For example, we would evaluate a training course provided in a military setting somewhat differently than a training course provided in a workplace setting. The types of instruction vary -- and the kinds of assessment also vary -- in these very distinct contexts. Evaluation of alternative credit courses should differ, too, from these types of evaluation -- and the Alternative Credit Project provided us with the opportunity to learn more about the most effective methods for assessing this type of learning.

In studying how best to evaluate these nonaccredited provider courses -- across disciplines such as business, critical thinking and writing, foreign language, humanities, mathematics, natural and physical sciences, and social and behavioral sciences -- we have remained committed to providing an assurance of academic quality based on faculty evaluations that institutions can rely on. ACE does not accredit a course, a company or an institution. Rather, we recommend that a particular course is worthy of credit due to its subject matter, the knowledge a student will gain and how that knowledge aligns with what typically takes place in a formal college class in that subject area.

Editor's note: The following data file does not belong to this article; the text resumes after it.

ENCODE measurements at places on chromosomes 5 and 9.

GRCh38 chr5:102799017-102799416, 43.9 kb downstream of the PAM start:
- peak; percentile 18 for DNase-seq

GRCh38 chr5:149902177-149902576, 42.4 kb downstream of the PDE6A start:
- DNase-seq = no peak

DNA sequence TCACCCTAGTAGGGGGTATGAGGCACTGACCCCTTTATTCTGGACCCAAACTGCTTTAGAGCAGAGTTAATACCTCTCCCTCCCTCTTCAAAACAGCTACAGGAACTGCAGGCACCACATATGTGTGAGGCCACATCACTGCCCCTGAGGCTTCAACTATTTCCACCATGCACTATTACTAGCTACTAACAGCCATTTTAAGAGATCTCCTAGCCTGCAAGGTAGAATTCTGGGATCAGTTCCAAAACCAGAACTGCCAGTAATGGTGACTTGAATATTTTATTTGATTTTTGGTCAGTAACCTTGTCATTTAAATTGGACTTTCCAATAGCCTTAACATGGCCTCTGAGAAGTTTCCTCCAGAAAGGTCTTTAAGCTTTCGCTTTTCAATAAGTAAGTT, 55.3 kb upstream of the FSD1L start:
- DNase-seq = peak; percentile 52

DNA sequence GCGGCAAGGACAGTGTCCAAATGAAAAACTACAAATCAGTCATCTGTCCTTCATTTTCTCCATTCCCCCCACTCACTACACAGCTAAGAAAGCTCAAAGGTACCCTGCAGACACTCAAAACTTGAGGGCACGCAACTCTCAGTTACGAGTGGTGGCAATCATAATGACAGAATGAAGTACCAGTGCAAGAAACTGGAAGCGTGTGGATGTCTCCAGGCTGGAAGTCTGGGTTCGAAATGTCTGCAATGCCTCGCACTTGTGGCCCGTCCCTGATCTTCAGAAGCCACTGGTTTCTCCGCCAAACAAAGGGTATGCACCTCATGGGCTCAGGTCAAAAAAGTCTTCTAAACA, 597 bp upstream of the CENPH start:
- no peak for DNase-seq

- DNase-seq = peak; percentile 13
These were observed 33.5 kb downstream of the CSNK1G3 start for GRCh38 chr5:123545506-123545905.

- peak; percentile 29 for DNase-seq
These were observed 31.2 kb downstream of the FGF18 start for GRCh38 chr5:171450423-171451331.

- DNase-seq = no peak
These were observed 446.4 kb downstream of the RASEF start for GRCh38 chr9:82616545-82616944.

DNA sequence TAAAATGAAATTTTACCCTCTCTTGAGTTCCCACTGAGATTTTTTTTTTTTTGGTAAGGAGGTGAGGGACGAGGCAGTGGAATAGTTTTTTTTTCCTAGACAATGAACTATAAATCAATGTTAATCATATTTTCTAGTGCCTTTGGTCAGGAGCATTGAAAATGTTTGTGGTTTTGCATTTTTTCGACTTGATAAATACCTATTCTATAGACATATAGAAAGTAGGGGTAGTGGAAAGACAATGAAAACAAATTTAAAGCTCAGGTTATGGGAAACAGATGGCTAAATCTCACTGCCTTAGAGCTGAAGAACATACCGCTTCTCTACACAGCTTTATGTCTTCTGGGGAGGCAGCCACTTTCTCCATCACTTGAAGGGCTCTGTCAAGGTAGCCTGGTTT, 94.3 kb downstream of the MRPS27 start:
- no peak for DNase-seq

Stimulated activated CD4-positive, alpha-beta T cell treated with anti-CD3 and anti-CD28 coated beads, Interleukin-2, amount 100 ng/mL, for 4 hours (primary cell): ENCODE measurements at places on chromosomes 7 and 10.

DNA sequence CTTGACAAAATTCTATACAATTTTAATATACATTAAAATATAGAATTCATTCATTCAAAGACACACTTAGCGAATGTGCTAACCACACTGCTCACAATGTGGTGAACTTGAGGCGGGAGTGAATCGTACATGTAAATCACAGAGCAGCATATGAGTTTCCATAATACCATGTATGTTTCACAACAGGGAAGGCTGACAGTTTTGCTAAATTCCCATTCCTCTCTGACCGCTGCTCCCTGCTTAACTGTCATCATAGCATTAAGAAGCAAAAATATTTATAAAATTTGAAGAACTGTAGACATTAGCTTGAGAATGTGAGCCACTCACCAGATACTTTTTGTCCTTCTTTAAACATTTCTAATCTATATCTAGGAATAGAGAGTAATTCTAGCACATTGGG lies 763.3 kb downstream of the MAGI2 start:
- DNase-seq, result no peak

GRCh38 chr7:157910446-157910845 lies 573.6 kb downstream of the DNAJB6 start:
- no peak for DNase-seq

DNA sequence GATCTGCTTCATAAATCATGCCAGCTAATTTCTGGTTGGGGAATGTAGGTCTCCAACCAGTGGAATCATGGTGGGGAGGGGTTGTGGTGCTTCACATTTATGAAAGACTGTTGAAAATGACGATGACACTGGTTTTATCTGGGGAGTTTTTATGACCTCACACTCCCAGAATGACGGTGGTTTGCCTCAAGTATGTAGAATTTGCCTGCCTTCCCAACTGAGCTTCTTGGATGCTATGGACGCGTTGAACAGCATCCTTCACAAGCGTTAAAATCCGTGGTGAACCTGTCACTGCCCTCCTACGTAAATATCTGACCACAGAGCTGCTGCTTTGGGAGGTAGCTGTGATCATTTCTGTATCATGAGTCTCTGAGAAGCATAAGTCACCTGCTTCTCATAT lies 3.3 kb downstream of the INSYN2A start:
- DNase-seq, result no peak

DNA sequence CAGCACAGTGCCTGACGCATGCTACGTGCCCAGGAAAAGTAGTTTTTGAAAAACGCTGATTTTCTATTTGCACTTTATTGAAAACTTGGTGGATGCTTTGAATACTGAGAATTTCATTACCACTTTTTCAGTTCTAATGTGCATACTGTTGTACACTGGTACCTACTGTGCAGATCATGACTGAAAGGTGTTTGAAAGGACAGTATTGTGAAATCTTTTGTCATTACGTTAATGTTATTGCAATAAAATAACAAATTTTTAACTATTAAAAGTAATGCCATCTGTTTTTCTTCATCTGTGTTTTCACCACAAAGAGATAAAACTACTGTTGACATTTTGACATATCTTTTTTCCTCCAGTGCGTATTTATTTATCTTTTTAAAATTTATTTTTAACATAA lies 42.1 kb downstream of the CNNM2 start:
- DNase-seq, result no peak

As with all ACE credit reviews, experienced college and university faculty members have operated as independent teams and carried out rigorous evaluations to assess the content, scope and rigor of each organization’s courses in order to make appropriate recommendations for comparable college credit. These are individuals who are teaching college-level courses at an accredited institution recognized by the Council for Higher Education Accreditation, and who have been teaching for at least five years.